Chinese Balance of Trade

Introduction:

In May 2012 the National Congress of PRC will approve its 12th Five Years Plan, which is expected to shift the Chinese economic growth model, based on exports, to a new one more focus on Chinese consumers, by employing more and more people in the service sector.[1]

The fact that the exchange rate represents a very important variable in the policy making is not surprising,  “…[it] determines the trade flows, capital flows & FDI, inflation, international reserve and remittance of an economy”. [2]

This topic becomes even more relevant when politics and economics collide one into the other. A clear example of it is about the accusations of unfair manipulation of the exchange rate of the Chinese currency, CNY, in the United States economic-political agenda[3] as it happened recently.[4]

The main critics moved by US policy makers and economists are directed against the Chinese government accused to control its currency to favor its exports and to preserve its commercial surplus. By the other hand, China saw in the recent bill passed in the US Senate and in the American critics for an appreciation of the RMB a way to obstruct the trade ties between the two countries.[5]

Many observers have stressed the fact that the low appreciation rate in currency and the growth in the Chinese export should have increased the commercial surplus of China.

Before seen the charts utilized to demonstrate the recent trends we should consider few points about delocalization or imports from abroad:

  • Is not true that it doesn’t’ exist a direct competition. Basically, is not always convenient to produce abroad or in China, mainly due to some logistic and qualities reasons;
  • Rethinking the previous point it must not forget that nowadays the global production is performing and shaping itself in regional conglomerates (Far East Asia, Europe, North America, etc.).

 

Inflation rate, price of oil and GDP growth Vs foreign currency accumulation:

At the base of the exchange rate, in China, is the sensible relationship between the balance of trade, inflation and the value of its currency in relation with the consumer price index.[6] But this is also at the base of the main critics of US, EU and Japan against China for a faster appreciation not yet allowed by the Chinese government. One of the observations is that a steady rise in the Yuan’s value is supposed to invite the speculators to pour more money into China in an effort to ride the increasing value.

Chinese Inflation rate Chart 1          This chart shows the trends of the inflation rate (%) in China since the year 1999. [7]

In Chart 1 is marked the steady increase in the inflation rate in China except for the year 2009, which reflects the consequences of the outbreak of the global financial crisis began in 2008, which leads to a decrease in the price of oil and other main raw materials.

In fact, the inflation rate represents for China one of the first factors determining the policies on the exchange rate. By one and inflation in afflicting the Chinese consumers facing a higher price on oil and food, and by the other the exports, due mainly in the increasing costs on factories productions and labor forces.

Oil price in ChinaChart 2          Weekly price of oil in US$ per barrel in China from January 2000 to October 2011.[8]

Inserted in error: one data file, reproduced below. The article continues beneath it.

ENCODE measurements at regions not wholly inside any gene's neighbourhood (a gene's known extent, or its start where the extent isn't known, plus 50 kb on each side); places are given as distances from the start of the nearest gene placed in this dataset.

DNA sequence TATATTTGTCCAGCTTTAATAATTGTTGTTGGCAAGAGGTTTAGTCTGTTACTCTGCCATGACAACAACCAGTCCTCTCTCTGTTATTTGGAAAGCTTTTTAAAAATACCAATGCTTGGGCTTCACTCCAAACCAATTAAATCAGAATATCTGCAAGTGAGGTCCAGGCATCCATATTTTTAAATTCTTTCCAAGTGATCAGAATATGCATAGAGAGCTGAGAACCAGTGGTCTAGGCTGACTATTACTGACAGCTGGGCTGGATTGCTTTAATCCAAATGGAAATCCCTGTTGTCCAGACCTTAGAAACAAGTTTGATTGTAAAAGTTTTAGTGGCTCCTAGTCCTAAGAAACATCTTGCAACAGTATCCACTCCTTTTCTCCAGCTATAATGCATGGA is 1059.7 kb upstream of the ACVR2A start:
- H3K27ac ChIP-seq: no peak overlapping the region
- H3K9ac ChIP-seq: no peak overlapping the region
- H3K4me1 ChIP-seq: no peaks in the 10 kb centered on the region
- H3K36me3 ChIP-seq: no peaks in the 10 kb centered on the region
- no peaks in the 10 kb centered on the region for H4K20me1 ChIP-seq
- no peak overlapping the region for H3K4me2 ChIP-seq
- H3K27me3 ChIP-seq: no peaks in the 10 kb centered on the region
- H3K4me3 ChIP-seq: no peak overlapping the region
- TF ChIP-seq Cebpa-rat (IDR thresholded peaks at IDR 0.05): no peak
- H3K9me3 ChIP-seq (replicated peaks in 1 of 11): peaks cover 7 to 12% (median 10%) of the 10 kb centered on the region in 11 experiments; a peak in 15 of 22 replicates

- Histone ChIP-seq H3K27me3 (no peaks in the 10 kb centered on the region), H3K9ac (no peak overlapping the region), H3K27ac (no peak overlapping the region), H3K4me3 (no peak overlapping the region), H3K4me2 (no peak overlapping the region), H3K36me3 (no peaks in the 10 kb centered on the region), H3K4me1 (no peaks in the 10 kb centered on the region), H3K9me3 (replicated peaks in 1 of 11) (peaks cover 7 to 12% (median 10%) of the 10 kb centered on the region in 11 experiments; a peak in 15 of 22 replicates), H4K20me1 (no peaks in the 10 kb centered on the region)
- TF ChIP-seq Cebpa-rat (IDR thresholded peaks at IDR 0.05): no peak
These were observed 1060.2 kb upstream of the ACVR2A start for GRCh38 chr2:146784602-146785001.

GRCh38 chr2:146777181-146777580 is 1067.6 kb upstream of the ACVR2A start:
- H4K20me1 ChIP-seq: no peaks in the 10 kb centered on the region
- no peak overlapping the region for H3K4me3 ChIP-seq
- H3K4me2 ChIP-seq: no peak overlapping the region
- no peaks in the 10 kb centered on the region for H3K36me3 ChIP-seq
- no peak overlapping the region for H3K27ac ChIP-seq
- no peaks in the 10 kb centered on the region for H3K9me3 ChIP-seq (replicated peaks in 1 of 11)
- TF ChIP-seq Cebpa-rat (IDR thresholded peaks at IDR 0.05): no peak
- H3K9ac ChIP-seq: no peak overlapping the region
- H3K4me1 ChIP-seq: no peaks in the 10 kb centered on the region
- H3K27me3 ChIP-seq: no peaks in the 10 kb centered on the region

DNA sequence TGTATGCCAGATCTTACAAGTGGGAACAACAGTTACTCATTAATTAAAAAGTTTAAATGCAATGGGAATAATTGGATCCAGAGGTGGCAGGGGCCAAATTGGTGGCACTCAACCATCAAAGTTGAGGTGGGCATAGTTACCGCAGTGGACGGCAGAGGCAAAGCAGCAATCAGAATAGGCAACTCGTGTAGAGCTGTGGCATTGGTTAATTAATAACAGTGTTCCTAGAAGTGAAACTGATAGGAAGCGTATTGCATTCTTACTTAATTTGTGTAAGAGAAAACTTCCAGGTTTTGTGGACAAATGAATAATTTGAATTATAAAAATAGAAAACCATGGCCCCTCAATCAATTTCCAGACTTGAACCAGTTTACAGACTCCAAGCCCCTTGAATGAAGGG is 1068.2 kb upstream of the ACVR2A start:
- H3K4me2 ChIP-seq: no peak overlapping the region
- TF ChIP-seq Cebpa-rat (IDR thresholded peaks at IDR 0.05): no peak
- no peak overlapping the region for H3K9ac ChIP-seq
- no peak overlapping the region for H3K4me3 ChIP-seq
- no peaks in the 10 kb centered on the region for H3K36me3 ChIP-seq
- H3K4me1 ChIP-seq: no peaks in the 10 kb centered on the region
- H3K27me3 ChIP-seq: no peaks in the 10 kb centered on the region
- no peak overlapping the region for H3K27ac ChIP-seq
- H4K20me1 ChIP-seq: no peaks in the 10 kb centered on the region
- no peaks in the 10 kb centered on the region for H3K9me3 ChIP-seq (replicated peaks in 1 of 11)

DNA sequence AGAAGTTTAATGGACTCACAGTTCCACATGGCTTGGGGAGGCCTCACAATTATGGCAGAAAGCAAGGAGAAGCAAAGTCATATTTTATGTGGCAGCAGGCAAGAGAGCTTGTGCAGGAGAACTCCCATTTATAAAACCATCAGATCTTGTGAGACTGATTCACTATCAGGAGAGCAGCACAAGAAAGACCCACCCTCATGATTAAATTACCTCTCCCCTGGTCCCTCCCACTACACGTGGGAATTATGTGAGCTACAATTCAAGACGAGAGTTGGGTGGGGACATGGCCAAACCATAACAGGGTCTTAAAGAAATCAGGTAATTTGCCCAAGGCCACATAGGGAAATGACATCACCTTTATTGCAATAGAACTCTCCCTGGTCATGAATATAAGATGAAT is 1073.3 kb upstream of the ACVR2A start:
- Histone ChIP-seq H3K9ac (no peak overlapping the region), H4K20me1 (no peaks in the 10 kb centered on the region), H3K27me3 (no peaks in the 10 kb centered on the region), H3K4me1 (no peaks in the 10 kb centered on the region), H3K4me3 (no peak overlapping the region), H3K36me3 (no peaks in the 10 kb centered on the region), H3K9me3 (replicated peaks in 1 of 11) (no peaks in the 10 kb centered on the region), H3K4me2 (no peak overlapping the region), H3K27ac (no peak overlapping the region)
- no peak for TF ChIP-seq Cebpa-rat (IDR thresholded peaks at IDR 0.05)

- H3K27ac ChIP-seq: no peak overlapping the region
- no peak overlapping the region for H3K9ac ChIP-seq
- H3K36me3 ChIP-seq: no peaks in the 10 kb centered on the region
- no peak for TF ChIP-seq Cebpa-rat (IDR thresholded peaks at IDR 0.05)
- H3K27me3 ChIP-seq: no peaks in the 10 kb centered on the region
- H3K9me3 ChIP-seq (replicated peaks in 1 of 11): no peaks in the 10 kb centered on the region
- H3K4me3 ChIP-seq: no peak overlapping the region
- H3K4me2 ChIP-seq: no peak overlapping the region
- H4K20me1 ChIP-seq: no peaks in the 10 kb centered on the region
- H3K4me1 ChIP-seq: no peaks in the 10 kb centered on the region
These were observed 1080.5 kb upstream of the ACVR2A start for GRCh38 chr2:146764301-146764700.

Lowest price was reach the 26th of December 2008, the lowest since January 07th 2005, as show in Chart 2. By comparing the two charts is evident a correlation in the increase and decrease on the Chinese inflation rate.

But what about the exchange rate of the RMB (or CNY, or Yuan), the amounts of foreign currency and the Chinese GDP growth?

The Chinese government knows that is bank system is vulnerable while the country is moving towards a financial liberalization. Therefore the foreign currency could help it to do a recapitalization.[9]

Chinese official reserves of foreign currencies are mostly utilized to purchase American and other foreign/international bonds with a minimal rate of interest.

In Chart 3 is evident a steady increase in the GDP and in the foreign currency reserves accumulate by RPC, both almost doubled since 2008, while the exchange rate policy has helped the sustain the export oriented guidelines.

Chart 3          Foreign currency amount, RMB exchange rate and GDP growth in China since 1977 ( the year before 1978’s first liberalization policies) to 2011.

Still, in the last two years the Chinese economy has been more equilibrated than in the past in its foreign trade relationships. Equilibrium which is still not evident and far from be evident, but still substantial if compared with the past. This is not depending on the exchange rate policies but rather in the internal demand of Chinese consumers’.[10]

Since the exchange rate is a relevant factor in foreign trade, it remains still significant to analyze imports and exports together.

Imports:

In Chart 4 is listed the ranks of the top 10 countries per imports volume in 2010. China has reached the second position in the world economy per imports volume, importing US$ 1.327 billions.

Imports Chart 4 World biggest importers in 2010 (EU is excluded from this chart resulting first if included).

The main products imported are electrical components and machinery, oil and mineral fuels, optical and medical equipment, metal ores, plastics and organic chemicals.[11]

The mayor trade partners determining its imports volume are Japan, South Korea, Taiwan, US, Germany, Australia, Malaysia, Brazil, Thailand and Russia.[12]

As showed in the projects presented by Group A during the Course showed that Chinese import volumes are largely composed by those goods destined to be imported, processed or assembled in China, and successively exported as final goods.